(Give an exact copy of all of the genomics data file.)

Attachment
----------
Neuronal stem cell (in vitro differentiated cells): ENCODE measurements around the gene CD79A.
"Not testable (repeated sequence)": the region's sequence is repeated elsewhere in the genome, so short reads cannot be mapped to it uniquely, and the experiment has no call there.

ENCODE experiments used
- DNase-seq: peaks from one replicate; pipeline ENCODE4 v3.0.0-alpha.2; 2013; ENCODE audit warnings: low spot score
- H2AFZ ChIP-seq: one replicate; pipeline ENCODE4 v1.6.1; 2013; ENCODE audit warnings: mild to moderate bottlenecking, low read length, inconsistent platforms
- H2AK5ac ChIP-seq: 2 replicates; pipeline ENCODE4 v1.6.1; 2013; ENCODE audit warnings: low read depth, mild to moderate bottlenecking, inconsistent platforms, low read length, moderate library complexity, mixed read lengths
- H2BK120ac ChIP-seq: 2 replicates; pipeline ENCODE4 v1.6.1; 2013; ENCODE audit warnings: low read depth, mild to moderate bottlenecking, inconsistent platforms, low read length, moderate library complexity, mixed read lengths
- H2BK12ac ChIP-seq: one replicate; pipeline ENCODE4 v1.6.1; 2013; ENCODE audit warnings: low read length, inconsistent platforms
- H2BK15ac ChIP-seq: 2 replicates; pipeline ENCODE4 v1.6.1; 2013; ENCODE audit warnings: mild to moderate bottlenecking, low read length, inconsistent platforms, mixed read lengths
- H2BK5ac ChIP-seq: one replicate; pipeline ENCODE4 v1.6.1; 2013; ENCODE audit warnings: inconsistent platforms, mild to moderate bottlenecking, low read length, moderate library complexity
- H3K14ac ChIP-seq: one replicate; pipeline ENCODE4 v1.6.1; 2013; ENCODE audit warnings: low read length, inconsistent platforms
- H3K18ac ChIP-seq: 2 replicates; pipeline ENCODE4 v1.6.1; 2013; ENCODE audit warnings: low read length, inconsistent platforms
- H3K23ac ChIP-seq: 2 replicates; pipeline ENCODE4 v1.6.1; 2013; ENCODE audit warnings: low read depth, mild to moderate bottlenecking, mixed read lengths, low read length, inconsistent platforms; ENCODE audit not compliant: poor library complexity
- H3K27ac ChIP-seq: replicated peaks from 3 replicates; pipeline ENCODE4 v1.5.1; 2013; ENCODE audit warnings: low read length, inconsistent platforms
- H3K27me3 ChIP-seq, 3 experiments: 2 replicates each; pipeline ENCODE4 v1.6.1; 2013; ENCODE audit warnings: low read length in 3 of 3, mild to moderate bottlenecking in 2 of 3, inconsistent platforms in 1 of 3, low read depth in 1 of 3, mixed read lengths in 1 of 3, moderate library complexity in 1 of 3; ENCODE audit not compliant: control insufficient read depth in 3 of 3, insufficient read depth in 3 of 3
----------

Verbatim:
Neuronal stem cell (in vitro differentiated cells): ENCODE measurements around the gene CD79A.
"Not testable (repeated sequence)": the region's sequence is repeated elsewhere in the genome, so short reads cannot be mapped to it uniquely, and the experiment has no call there.

ENCODE experiments used
- DNase-seq: peaks from one replicate; pipeline ENCODE4 v3.0.0-alpha.2; 2013; ENCODE audit warnings: low spot score
- H2AFZ ChIP-seq: one replicate; pipeline ENCODE4 v1.6.1; 2013; ENCODE audit warnings: mild to moderate bottlenecking, low read length, inconsistent platforms
- H2AK5ac ChIP-seq: 2 replicates; pipeline ENCODE4 v1.6.1; 2013; ENCODE audit warnings: low read depth, mild to moderate bottlenecking, inconsistent platforms, low read length, moderate library complexity, mixed read lengths
- H2BK120ac ChIP-seq: 2 replicates; pipeline ENCODE4 v1.6.1; 2013; ENCODE audit warnings: low read depth, mild to moderate bottlenecking, inconsistent platforms, low read length, moderate library complexity, mixed read lengths
- H2BK12ac ChIP-seq: one replicate; pipeline ENCODE4 v1.6.1; 2013; ENCODE audit warnings: low read length, inconsistent platforms
- H2BK15ac ChIP-seq: 2 replicates; pipeline ENCODE4 v1.6.1; 2013; ENCODE audit warnings: mild to moderate bottlenecking, low read length, inconsistent platforms, mixed read lengths
- H2BK5ac ChIP-seq: one replicate; pipeline ENCODE4 v1.6.1; 2013; ENCODE audit warnings: inconsistent platforms, mild to moderate bottlenecking, low read length, moderate library complexity
- H3K14ac ChIP-seq: one replicate; pipeline ENCODE4 v1.6.1; 2013; ENCODE audit warnings: low read length, inconsistent platforms
- H3K18ac ChIP-seq: 2 replicates; pipeline ENCODE4 v1.6.1; 2013; ENCODE audit warnings: low read length, inconsistent platforms
- H3K23ac ChIP-seq: 2 replicates; pipeline ENCODE4 v1.6.1; 2013; ENCODE audit warnings: low read depth, mild to moderate bottlenecking, mixed read lengths, low read length, inconsistent platforms; ENCODE audit not compliant: poor library complexity
- H3K27ac ChIP-seq: replicated peaks from 3 replicates; pipeline ENCODE4 v1.5.1; 2013; ENCODE audit warnings: low read length, inconsistent platforms
- H3K27me3 ChIP-seq, 3 experiments: 2 replicates each; pipeline ENCODE4 v1.6.1; 2013; ENCODE audit warnings: low read length in 3 of 3, mild to moderate bottlenecking in 2 of 3, inconsistent platforms in 1 of 3, low read depth in 1 of 3, mixed read lengths in 1 of 3, moderate library complexity in 1 of 3; ENCODE audit not compliant: control insufficient read depth in 3 of 3, insufficient read depth in 3 of 3